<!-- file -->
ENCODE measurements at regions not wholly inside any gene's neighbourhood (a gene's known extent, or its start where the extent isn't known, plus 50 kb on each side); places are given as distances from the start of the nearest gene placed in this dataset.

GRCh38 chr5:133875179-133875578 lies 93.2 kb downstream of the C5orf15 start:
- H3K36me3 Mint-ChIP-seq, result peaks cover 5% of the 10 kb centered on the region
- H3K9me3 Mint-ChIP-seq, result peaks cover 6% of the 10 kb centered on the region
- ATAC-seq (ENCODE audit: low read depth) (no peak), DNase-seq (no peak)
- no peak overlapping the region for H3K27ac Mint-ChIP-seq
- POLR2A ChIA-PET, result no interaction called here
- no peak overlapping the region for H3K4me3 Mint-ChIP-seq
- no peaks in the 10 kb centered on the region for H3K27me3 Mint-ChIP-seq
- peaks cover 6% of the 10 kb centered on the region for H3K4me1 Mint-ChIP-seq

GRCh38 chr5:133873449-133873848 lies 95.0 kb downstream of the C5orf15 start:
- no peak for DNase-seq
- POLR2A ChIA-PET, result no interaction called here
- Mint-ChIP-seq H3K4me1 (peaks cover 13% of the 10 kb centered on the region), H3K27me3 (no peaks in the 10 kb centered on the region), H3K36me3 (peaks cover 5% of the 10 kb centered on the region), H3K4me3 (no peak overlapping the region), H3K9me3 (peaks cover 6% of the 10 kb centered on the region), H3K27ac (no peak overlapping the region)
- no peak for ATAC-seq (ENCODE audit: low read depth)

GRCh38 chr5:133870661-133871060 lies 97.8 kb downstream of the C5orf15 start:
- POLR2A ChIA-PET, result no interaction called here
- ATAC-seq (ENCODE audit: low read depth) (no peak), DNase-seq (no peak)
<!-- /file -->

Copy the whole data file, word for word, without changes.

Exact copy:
ENCODE measurements at regions not wholly inside any gene's neighbourhood (a gene's known extent, or its start where the extent isn't known, plus 50 kb on each side); places are given as distances from the start of the nearest gene placed in this dataset.

GRCh38 chr5:133875179-133875578 lies 93.2 kb downstream of the C5orf15 start:
- H3K36me3 Mint-ChIP-seq, result peaks cover 5% of the 10 kb centered on the region
- H3K9me3 Mint-ChIP-seq, result peaks cover 6% of the 10 kb centered on the region
- ATAC-seq (ENCODE audit: low read depth) (no peak), DNase-seq (no peak)
- no peak overlapping the region for H3K27ac Mint-ChIP-seq
- POLR2A ChIA-PET, result no interaction called here
- no peak overlapping the region for H3K4me3 Mint-ChIP-seq
- no peaks in the 10 kb centered on the region for H3K27me3 Mint-ChIP-seq
- peaks cover 6% of the 10 kb centered on the region for H3K4me1 Mint-ChIP-seq

GRCh38 chr5:133873449-133873848 lies 95.0 kb downstream of the C5orf15 start:
- no peak for DNase-seq
- POLR2A ChIA-PET, result no interaction called here
- Mint-ChIP-seq H3K4me1 (peaks cover 13% of the 10 kb centered on the region), H3K27me3 (no peaks in the 10 kb centered on the region), H3K36me3 (peaks cover 5% of the 10 kb centered on the region), H3K4me3 (no peak overlapping the region), H3K9me3 (peaks cover 6% of the 10 kb centered on the region), H3K27ac (no peak overlapping the region)
- no peak for ATAC-seq (ENCODE audit: low read depth)

GRCh38 chr5:133870661-133871060 lies 97.8 kb downstream of the C5orf15 start:
- POLR2A ChIA-PET, result no interaction called here
- ATAC-seq (ENCODE audit: low read depth) (no peak), DNase-seq (no peak)